Woodrow Wilson's first memory is standing in his front yard in Augusta, Georgia in 1860, at the age of 3, and hearing someone passing say that Abraham Lincoln had won the election and that war was coming. He ran inside to ask his parents who Abraham Lincoln was, and what war was.
Although Augusta was spared the destruction of many of the neighboring Georgia towns (a reprieve rumored to result from the fact that an ex-girlfriend of General Sherman lived in Augusta), the fact remains that Wilson grew up in the war-ravaged Deep South. (During the war his father, a Presbyterian minister, left to serve as a chaplain for soldiers in North Carolina.) A few years later, he would again stand outside and watch Jefferson Davis being marched through town under federal guard.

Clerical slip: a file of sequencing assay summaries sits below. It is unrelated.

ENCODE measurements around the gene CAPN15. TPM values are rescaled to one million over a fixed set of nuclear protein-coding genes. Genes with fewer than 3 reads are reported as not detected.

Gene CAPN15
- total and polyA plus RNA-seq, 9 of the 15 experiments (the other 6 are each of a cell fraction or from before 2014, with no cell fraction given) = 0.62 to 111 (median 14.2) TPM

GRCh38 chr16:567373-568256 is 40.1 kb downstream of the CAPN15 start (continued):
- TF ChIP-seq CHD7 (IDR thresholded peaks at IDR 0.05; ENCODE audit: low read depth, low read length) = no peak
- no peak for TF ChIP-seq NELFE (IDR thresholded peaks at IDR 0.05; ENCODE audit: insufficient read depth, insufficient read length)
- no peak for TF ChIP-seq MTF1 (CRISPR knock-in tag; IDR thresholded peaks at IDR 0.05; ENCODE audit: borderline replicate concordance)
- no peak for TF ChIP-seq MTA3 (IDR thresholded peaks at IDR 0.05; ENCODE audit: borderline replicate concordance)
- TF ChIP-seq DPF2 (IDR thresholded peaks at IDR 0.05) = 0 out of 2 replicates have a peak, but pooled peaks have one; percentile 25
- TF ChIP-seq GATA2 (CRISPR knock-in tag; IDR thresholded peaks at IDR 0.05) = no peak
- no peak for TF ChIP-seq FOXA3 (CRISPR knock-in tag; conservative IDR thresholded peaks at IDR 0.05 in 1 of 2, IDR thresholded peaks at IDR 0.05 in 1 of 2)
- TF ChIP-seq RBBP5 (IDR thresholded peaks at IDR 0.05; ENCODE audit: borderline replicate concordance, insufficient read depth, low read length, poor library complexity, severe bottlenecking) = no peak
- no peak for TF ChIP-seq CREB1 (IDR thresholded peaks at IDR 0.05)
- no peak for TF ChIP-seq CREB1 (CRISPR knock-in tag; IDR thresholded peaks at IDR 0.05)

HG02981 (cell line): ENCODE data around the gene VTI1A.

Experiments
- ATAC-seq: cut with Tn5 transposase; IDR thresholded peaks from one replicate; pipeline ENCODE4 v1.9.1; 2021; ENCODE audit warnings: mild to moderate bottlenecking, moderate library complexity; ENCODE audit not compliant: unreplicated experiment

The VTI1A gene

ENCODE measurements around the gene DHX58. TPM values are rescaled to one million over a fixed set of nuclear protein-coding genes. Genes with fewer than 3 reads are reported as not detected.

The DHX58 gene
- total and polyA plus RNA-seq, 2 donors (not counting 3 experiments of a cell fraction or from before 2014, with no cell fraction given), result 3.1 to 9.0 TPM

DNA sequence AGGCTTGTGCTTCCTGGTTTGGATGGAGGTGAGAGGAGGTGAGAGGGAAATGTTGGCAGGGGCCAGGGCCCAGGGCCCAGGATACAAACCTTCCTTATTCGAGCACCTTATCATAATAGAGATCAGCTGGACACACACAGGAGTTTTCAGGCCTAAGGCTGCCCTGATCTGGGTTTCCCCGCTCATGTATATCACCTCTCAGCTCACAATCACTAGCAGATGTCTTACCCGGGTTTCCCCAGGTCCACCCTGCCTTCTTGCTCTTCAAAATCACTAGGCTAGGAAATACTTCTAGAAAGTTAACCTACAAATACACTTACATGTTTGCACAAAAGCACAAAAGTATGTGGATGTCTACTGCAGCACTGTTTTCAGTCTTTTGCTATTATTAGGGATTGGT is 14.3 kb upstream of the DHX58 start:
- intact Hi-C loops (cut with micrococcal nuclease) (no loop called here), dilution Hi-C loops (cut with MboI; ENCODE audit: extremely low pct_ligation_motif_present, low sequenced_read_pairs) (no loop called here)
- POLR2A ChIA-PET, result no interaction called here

Every president from Lincoln to McKinley served in the Civil War. (All of them as soldiers except Arthur, who was a quartermaster, because of course he was.) Roosevelt and Taft were young during the Civil War but were fairly removed from it, but Wilson really lived it, and as a Southerner! It's fascinating to me that there's a US president who at one point, by many's accounting, was a citizen of the Confederate States of America.
There hadn't been a Southern president since Andrew Johnson 50 years before, and he was a grade A fiasco. But America hadn't actually elected a Southern president since Zachary Taylor in 1849! And he slid in by winning a war.
This fascinates me — partially because I had no idea Wilson was from the South, and because I'm interested to see how growing up in a marginalized region of the country at its lowest point affects his political life (of course, by the time he reached the presidency he'd lived most of his adult life in New Jersey). A. Scott Berg is clearly setting it up to be a founding principle.
And while I'm at it, it is a straight up pleasure to be in the hands of the inimitable A. Scott Berg for this biography. I wish he'd written all the biographies.